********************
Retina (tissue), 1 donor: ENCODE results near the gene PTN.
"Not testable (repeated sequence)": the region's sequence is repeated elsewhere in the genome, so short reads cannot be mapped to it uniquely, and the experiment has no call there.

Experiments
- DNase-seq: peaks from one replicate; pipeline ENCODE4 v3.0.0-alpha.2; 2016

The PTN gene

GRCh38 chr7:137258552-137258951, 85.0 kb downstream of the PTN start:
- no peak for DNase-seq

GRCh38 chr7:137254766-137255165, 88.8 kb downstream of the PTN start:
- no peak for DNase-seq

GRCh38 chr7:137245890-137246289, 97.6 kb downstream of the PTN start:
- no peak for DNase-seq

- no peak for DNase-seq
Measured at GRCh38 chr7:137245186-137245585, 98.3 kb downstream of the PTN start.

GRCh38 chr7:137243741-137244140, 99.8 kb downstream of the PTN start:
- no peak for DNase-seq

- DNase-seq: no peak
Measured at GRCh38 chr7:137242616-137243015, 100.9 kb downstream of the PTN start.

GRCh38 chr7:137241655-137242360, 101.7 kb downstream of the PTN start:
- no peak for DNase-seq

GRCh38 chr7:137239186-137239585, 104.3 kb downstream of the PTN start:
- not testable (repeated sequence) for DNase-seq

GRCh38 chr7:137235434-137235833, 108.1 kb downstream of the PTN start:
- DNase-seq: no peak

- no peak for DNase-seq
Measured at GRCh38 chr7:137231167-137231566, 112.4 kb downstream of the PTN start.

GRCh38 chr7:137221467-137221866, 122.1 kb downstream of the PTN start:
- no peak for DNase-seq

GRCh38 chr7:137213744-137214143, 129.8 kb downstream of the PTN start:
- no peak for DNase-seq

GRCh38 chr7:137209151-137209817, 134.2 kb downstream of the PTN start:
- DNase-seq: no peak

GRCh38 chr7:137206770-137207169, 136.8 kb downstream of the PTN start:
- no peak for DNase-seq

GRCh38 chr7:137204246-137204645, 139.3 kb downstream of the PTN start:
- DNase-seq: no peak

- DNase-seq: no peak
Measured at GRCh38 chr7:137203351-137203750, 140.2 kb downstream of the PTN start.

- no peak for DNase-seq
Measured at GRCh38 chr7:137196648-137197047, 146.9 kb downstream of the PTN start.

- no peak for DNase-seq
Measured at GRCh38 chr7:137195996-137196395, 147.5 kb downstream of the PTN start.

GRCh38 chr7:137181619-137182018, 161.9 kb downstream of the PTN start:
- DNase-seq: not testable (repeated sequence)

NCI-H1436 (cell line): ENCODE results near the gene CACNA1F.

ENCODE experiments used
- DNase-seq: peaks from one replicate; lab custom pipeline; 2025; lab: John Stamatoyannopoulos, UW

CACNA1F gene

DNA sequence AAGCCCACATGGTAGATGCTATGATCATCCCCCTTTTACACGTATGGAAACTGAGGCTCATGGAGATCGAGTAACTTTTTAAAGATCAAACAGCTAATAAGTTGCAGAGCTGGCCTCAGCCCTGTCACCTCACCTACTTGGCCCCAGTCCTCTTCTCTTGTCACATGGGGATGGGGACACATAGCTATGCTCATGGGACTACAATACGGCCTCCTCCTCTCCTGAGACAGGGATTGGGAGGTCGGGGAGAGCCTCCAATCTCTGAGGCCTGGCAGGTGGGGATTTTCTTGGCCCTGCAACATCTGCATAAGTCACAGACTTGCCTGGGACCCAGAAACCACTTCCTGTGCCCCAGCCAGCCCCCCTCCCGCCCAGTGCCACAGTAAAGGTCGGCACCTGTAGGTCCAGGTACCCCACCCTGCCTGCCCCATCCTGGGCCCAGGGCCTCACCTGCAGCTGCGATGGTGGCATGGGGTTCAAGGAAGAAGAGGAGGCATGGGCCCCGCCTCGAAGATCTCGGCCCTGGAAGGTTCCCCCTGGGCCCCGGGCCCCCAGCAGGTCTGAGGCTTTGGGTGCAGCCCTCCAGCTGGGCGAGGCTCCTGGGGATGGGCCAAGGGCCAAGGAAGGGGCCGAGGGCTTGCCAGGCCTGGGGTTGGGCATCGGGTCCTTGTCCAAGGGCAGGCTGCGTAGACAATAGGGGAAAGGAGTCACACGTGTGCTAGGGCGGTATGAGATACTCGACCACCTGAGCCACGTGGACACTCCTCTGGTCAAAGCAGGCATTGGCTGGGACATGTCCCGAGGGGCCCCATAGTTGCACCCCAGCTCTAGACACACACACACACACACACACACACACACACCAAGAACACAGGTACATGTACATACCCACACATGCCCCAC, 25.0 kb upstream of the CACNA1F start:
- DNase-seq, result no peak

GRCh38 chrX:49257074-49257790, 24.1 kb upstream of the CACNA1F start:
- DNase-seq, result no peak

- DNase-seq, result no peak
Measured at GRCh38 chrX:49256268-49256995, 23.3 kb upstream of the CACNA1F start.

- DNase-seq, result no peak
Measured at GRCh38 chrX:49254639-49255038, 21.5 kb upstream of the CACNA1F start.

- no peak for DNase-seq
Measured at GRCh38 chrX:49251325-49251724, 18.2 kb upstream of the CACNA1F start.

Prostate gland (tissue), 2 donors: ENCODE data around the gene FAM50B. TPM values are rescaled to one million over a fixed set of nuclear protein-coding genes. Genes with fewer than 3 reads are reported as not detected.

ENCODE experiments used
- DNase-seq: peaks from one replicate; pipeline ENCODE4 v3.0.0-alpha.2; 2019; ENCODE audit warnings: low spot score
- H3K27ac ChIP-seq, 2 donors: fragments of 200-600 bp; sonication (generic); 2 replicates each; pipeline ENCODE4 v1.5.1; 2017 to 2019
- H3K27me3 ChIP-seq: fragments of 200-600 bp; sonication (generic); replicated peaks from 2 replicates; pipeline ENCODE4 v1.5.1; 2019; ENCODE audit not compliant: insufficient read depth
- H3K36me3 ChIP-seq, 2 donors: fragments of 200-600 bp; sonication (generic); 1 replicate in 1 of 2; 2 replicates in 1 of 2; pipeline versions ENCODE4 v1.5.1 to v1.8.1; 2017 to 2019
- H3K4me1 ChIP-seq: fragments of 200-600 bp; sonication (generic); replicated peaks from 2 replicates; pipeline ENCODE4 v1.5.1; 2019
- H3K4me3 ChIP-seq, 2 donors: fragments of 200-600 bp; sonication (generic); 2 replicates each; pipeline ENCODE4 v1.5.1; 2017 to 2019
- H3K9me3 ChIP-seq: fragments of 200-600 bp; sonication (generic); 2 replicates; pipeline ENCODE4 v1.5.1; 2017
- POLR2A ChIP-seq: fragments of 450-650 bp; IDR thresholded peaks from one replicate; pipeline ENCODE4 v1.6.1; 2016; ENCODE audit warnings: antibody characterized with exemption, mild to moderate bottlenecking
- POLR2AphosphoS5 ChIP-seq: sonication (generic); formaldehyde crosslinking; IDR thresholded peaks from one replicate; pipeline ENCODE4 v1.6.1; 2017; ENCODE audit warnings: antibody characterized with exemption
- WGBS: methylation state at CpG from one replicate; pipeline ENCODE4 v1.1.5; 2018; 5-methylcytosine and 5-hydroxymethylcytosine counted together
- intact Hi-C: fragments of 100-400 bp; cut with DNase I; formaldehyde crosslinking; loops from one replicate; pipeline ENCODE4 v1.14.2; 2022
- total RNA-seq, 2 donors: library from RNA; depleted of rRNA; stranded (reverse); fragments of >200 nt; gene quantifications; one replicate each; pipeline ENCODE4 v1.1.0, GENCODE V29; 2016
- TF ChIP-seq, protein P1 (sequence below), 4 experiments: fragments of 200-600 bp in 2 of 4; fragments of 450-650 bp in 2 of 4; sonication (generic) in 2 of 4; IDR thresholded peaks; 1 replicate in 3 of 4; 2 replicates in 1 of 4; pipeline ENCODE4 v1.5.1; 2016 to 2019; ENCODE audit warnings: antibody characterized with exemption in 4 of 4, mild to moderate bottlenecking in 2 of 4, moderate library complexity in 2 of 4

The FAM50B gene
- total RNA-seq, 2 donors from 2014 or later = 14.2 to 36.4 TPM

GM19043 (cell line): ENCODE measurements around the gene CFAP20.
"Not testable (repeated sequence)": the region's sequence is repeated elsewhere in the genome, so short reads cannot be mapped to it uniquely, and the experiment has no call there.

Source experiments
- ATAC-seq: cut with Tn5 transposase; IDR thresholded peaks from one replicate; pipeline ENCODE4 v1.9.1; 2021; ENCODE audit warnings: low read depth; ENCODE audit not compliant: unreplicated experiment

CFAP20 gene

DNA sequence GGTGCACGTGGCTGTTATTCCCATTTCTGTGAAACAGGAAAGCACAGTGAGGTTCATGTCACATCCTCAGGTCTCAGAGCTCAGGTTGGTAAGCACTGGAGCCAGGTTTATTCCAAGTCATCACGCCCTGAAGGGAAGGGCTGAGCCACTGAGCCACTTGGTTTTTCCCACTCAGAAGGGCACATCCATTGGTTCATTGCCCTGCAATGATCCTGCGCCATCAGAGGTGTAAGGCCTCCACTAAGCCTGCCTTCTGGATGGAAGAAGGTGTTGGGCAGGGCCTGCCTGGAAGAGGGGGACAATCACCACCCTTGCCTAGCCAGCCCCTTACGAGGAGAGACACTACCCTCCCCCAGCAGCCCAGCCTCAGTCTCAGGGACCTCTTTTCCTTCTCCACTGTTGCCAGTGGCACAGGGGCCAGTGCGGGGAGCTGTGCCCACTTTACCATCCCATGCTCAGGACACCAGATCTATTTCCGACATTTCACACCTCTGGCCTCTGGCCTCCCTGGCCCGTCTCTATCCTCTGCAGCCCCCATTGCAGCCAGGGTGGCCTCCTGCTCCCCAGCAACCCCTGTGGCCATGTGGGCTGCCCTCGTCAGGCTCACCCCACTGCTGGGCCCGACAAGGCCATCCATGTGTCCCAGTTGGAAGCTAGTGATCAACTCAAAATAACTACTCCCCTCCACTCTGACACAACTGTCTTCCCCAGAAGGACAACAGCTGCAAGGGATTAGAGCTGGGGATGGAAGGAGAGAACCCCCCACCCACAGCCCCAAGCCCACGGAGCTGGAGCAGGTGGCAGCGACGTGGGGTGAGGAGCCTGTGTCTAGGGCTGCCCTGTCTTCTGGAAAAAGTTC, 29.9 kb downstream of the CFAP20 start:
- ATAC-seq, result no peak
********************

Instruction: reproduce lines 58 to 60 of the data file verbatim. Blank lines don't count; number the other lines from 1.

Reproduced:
Prostate gland (tissue), 2 donors: ENCODE data around the gene FAM50B. TPM values are rescaled to one million over a fixed set of nuclear protein-coding genes. Genes with fewer than 3 reads are reported as not detected.

ENCODE experiments used
- DNase-seq: peaks from one replicate; pipeline ENCODE4 v3.0.0-alpha.2; 2019; ENCODE audit warnings: low spot score